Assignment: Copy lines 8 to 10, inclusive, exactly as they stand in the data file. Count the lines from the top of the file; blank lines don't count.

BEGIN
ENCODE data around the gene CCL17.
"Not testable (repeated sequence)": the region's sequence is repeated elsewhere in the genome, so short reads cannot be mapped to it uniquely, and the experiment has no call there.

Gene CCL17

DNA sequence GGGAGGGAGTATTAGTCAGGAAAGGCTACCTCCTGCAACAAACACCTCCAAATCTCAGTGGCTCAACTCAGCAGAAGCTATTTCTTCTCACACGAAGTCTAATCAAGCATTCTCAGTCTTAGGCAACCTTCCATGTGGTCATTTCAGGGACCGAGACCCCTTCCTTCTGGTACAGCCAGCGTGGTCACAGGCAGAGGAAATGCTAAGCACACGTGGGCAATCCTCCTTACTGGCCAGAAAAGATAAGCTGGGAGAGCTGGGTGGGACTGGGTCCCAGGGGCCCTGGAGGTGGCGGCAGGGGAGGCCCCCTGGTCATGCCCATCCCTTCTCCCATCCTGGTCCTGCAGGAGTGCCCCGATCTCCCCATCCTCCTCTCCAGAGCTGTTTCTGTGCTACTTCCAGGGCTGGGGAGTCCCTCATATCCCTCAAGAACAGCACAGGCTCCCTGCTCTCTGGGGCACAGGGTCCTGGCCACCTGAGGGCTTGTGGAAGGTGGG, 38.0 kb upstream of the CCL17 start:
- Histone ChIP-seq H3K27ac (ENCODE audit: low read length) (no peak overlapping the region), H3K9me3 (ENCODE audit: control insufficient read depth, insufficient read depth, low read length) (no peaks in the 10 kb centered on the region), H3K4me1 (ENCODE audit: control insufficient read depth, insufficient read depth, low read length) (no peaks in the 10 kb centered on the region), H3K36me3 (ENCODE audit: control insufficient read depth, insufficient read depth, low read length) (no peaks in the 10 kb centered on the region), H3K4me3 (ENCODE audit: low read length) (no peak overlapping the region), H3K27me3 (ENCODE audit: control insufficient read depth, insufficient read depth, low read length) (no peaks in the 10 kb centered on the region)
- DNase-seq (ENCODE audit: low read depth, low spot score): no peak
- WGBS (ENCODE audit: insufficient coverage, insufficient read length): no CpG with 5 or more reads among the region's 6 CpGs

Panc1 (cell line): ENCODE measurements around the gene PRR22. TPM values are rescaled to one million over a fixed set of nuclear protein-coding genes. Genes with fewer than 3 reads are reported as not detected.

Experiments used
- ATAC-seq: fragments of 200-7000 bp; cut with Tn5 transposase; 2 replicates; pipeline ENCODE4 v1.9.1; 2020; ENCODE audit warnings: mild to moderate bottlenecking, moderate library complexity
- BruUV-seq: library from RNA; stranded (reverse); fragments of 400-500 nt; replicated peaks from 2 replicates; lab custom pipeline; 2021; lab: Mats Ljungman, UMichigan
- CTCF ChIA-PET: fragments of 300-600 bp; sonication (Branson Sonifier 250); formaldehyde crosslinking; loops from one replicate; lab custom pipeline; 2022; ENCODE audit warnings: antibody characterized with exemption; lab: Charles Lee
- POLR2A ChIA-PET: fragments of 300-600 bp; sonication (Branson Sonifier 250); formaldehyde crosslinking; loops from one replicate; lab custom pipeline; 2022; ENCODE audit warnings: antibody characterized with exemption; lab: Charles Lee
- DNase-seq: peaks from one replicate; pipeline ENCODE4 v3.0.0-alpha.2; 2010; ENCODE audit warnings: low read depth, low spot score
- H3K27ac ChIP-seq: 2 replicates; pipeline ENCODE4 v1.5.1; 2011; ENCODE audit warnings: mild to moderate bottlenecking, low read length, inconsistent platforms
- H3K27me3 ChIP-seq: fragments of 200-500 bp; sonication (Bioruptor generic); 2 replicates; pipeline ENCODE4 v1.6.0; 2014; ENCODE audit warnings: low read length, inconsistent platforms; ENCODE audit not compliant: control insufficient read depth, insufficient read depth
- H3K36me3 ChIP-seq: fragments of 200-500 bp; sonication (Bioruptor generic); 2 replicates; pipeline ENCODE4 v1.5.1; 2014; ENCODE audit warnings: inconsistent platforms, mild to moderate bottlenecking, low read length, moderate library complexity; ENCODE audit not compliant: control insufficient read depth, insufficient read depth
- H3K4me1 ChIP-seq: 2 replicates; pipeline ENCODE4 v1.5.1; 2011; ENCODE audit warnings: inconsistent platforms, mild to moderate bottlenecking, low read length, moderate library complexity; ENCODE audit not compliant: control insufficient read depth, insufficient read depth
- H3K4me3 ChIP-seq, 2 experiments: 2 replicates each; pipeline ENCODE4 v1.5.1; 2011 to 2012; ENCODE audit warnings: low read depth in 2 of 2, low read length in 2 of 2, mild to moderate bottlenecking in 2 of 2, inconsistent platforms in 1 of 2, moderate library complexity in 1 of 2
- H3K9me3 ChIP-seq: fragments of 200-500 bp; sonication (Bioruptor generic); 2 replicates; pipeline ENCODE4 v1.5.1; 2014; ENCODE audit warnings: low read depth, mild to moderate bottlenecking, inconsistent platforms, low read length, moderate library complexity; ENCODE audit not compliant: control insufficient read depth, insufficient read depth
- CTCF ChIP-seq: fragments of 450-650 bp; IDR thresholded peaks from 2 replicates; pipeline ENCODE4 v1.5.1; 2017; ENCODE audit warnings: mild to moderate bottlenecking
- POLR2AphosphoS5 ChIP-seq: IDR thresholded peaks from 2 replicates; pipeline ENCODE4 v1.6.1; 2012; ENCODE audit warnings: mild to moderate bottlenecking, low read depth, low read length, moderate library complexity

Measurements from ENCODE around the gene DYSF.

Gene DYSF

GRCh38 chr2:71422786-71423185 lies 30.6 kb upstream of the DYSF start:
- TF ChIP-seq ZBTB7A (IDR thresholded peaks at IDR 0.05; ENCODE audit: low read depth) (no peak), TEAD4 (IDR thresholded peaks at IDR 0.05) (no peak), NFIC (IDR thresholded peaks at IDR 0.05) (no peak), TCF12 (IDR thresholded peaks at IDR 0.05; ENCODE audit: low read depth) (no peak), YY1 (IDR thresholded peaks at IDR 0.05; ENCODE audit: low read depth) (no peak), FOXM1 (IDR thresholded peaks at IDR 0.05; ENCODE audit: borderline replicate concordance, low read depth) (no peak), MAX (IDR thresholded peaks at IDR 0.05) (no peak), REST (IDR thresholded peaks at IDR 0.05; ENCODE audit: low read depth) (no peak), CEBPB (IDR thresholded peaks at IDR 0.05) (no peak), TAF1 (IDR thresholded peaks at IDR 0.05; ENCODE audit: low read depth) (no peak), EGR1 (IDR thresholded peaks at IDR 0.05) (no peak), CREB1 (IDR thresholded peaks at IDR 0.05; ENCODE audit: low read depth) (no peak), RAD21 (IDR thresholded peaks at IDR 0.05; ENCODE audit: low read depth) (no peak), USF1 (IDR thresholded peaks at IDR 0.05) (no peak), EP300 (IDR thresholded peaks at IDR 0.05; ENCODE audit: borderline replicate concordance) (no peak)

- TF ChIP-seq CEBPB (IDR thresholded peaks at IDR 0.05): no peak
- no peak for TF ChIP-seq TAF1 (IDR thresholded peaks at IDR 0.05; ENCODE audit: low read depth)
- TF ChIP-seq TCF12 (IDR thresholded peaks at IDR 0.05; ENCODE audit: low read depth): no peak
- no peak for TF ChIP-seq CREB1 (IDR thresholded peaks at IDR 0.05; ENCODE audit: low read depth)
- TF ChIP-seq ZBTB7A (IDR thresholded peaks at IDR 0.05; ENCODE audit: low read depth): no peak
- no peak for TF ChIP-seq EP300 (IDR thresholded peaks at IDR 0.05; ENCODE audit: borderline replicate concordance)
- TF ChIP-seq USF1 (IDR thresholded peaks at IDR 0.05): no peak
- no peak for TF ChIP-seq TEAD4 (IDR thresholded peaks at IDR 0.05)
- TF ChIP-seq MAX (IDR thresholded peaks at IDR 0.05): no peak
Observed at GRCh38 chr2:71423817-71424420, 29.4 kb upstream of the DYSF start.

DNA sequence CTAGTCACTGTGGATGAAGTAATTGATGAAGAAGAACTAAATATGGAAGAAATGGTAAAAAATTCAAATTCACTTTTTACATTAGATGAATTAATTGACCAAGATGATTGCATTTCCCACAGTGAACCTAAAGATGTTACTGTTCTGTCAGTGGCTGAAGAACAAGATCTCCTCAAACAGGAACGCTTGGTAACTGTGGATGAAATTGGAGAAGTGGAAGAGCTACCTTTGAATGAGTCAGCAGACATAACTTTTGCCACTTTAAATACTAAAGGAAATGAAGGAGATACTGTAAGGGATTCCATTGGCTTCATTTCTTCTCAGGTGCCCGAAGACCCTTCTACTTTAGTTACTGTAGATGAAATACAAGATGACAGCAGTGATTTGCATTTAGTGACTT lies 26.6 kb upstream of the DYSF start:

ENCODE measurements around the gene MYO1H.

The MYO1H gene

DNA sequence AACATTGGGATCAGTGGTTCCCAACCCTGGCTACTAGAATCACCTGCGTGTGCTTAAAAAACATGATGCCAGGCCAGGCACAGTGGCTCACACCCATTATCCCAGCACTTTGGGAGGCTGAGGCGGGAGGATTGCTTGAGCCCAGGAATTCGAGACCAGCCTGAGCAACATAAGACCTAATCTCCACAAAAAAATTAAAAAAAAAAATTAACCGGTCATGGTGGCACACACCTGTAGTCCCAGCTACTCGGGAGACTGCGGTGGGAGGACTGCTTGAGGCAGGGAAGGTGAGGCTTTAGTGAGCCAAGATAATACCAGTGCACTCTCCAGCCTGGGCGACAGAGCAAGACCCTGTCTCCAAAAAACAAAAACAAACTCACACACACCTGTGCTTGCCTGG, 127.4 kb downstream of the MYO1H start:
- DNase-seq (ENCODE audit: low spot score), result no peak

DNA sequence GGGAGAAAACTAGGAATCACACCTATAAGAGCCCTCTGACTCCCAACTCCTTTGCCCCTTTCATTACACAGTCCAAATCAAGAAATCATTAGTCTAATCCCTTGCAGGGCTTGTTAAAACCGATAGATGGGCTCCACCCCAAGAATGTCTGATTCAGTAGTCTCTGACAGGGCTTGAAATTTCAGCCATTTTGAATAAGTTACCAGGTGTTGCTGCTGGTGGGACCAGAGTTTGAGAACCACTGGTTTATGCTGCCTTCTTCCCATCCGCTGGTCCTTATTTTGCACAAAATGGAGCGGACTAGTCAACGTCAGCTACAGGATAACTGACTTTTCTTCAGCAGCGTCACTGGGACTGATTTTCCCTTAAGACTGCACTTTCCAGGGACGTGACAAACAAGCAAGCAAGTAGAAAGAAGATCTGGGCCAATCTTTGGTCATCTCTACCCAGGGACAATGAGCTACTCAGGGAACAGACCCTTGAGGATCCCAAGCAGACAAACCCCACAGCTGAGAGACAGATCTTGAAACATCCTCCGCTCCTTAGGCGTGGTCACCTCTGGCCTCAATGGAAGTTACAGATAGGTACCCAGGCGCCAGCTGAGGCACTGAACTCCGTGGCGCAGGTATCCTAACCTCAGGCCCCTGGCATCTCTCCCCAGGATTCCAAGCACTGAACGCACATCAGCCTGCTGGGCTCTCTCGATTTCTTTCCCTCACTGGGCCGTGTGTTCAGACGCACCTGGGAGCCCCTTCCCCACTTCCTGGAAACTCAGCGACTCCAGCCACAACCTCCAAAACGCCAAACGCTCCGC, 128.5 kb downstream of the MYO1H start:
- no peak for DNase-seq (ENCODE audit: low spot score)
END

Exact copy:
Panc1 (cell line): ENCODE measurements around the gene PRR22. TPM values are rescaled to one million over a fixed set of nuclear protein-coding genes. Genes with fewer than 3 reads are reported as not detected.

Experiments used
- ATAC-seq: fragments of 200-7000 bp; cut with Tn5 transposase; 2 replicates; pipeline ENCODE4 v1.9.1; 2020; ENCODE audit warnings: mild to moderate bottlenecking, moderate library complexity